Shaw's Pygmalion satirizes the social snobbery of the late Victorian era by focusing on speech and manners. Professor Higgins, though born well, stands outside the social conventions by his willingness to mock and dismiss everything that he does not like. What he does like is language and the way the articulation of vowels marks on by locale. In England, locale also marks one by class, and then as now, it can be very hard in England to move across class lines, even when one accumulates wealth. Class was considered a product of breeding, of superior genes, and of taste. Like Higgins, Shaw found that idea preposterous.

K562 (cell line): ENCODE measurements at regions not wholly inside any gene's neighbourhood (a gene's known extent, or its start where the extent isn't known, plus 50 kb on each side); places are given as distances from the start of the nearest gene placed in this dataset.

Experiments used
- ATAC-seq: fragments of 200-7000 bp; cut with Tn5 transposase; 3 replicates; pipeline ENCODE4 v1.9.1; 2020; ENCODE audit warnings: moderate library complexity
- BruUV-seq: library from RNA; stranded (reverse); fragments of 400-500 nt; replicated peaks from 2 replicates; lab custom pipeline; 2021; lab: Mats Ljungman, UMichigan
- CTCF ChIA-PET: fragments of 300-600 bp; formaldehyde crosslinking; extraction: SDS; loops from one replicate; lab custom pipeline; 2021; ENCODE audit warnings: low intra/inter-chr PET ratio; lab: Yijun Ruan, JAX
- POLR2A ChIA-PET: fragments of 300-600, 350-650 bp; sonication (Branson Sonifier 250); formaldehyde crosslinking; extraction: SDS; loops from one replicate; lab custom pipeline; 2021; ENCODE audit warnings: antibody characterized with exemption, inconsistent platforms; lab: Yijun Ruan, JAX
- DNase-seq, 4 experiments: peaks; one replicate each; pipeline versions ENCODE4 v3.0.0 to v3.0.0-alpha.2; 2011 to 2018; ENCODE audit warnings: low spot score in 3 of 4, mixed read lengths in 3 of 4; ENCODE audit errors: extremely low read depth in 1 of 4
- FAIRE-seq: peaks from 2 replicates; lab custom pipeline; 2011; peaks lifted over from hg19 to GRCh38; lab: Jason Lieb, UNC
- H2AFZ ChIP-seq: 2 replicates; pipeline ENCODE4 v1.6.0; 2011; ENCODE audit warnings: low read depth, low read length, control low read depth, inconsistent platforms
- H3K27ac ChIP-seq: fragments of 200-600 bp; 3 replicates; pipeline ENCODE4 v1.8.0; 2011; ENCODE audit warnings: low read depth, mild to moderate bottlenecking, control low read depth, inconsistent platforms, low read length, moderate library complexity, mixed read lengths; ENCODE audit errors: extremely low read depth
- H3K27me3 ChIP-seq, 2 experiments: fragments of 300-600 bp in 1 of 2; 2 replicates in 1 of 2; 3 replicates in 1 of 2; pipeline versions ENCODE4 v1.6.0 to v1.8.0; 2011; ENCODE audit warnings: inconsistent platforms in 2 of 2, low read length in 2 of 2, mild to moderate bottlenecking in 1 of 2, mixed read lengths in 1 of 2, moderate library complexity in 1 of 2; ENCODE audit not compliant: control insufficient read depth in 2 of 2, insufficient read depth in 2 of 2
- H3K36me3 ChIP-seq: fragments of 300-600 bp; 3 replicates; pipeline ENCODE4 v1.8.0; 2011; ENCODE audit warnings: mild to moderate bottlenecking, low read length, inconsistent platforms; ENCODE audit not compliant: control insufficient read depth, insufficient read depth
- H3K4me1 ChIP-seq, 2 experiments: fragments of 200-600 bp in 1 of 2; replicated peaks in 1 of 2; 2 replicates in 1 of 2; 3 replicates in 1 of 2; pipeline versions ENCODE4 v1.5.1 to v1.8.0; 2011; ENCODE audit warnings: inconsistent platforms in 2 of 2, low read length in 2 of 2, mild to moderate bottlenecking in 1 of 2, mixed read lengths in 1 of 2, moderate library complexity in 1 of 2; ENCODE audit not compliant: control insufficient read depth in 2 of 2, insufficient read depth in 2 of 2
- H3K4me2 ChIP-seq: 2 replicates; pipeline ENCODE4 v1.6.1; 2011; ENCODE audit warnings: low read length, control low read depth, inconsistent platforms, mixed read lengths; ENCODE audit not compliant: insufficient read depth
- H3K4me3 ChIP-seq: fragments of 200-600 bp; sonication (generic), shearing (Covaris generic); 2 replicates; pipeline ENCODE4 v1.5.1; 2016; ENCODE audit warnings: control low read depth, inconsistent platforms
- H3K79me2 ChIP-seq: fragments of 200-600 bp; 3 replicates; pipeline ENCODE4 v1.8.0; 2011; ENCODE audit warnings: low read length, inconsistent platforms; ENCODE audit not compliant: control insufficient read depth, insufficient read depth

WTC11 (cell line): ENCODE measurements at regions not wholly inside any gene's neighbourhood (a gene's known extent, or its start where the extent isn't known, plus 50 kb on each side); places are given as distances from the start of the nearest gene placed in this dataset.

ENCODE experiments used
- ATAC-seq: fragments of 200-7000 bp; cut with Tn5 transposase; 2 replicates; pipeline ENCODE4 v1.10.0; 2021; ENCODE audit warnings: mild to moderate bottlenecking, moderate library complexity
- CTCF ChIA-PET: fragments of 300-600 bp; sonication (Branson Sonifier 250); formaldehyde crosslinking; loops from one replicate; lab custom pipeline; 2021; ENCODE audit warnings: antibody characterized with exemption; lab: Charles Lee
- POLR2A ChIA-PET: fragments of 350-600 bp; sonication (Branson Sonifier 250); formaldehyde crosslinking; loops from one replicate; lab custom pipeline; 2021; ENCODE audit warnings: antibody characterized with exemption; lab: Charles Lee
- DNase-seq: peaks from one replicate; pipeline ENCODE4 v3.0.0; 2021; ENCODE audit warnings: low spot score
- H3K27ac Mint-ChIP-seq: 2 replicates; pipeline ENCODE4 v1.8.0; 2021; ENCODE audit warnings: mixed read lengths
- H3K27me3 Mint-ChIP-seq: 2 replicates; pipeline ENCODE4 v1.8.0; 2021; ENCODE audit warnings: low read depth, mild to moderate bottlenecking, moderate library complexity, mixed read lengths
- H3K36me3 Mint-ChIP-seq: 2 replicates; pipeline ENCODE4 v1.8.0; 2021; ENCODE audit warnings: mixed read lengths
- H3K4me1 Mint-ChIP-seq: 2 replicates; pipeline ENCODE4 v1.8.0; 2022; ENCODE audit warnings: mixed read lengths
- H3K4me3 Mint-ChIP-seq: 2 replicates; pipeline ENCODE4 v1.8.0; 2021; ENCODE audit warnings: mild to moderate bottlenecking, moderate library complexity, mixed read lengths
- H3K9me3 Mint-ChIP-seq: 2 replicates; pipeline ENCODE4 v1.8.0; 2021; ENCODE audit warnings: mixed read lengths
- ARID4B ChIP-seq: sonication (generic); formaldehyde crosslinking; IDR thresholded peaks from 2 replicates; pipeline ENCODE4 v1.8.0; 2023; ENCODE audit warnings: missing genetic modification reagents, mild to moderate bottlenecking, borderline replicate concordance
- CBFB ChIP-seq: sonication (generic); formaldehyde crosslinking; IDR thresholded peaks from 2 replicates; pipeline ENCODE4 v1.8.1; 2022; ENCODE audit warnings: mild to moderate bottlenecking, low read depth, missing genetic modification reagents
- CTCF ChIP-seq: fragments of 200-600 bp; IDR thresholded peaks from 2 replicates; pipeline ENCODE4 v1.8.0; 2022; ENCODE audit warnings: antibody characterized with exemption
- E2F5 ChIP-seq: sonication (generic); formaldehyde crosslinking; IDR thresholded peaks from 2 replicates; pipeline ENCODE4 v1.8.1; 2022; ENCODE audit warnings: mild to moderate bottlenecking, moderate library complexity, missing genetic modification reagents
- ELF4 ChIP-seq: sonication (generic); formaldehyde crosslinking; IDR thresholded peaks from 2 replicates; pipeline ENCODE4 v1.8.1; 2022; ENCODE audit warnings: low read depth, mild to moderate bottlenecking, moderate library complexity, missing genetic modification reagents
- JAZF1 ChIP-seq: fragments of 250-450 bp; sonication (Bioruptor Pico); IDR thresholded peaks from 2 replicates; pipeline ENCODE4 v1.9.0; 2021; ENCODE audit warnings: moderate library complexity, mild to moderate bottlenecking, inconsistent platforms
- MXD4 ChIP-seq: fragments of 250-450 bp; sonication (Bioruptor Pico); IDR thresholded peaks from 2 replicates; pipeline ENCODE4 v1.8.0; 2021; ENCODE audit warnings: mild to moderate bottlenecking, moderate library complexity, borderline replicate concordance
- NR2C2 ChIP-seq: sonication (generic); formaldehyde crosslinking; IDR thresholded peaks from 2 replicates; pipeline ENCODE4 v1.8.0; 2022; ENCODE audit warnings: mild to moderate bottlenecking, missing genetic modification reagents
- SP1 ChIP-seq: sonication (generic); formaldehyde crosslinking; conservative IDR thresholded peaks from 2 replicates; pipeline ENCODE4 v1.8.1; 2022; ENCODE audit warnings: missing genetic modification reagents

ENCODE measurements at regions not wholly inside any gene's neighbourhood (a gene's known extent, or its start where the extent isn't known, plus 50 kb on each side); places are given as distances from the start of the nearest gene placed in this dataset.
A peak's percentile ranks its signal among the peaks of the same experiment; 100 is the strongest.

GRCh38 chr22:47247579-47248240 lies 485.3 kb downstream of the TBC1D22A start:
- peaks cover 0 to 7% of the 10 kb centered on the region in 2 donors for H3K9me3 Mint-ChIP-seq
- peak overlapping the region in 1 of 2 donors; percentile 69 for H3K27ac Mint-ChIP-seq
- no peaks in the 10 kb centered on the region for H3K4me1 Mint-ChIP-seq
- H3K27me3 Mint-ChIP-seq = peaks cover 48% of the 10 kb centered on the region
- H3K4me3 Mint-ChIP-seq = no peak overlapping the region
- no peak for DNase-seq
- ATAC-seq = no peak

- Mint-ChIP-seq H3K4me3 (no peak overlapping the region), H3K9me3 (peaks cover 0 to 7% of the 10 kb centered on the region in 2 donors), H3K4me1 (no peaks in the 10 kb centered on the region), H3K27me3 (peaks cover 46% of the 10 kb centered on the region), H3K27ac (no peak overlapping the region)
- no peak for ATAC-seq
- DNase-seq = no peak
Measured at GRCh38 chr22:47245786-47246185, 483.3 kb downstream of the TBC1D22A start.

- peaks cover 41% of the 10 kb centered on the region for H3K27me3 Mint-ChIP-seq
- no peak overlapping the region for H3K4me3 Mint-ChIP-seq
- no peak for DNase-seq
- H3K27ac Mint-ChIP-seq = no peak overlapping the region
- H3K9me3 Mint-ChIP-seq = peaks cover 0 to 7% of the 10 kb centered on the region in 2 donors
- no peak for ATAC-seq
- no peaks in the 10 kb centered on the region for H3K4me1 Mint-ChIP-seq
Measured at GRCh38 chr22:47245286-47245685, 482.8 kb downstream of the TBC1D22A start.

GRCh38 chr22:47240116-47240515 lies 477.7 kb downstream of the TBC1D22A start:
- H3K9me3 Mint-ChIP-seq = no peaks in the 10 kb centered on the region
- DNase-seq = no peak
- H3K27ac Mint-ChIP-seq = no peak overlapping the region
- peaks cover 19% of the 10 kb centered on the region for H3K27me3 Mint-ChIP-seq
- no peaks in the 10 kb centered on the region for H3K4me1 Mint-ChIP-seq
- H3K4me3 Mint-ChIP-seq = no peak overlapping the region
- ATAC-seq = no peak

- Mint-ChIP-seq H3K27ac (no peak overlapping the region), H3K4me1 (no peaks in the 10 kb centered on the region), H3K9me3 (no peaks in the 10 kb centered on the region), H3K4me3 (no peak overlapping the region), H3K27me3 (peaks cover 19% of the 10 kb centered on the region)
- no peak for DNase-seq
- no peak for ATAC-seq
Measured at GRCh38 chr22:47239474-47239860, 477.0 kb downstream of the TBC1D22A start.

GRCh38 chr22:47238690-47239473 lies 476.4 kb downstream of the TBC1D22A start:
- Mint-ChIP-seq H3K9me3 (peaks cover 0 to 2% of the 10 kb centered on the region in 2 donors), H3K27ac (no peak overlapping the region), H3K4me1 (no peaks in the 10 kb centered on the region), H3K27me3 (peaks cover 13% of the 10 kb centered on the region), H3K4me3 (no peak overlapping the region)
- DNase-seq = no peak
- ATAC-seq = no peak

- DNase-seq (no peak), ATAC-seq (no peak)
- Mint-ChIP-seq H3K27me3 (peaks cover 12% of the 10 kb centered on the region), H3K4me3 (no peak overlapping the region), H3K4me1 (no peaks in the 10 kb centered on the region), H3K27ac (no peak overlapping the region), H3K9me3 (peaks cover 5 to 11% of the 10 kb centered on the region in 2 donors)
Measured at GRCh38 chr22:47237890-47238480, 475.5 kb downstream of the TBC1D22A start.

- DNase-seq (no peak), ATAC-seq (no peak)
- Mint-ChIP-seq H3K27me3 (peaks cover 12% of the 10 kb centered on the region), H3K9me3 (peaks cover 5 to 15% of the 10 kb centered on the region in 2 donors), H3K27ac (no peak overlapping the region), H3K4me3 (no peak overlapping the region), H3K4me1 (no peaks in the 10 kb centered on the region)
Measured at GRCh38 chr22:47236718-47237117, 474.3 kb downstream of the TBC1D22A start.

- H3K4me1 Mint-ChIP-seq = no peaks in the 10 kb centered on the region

Higgins embarks on a process of intense and accelerated study that involves changing Eliza's articulation and, in the process, her manners. She is exposed to lovelier things than she has ever been able to afford and begins to prefer them; thus her taste changes too.
However, the biggest change in Eliza comes not simply in being able to speak, dress, and behave like an English genteel woman but in being perceived as one. When she is offered respect and dignity, she and the audience see the difference in how the class system works to keep classes separate, with false understandings of inferiority and superiority.
Eliza's father also speaks to this on moral grounds, suggesting that the poor are too impoverished to live by the standards of "middle class morality." Only those too poor to afford morals or too rich to care are given a kind of social freedom that fosters independence.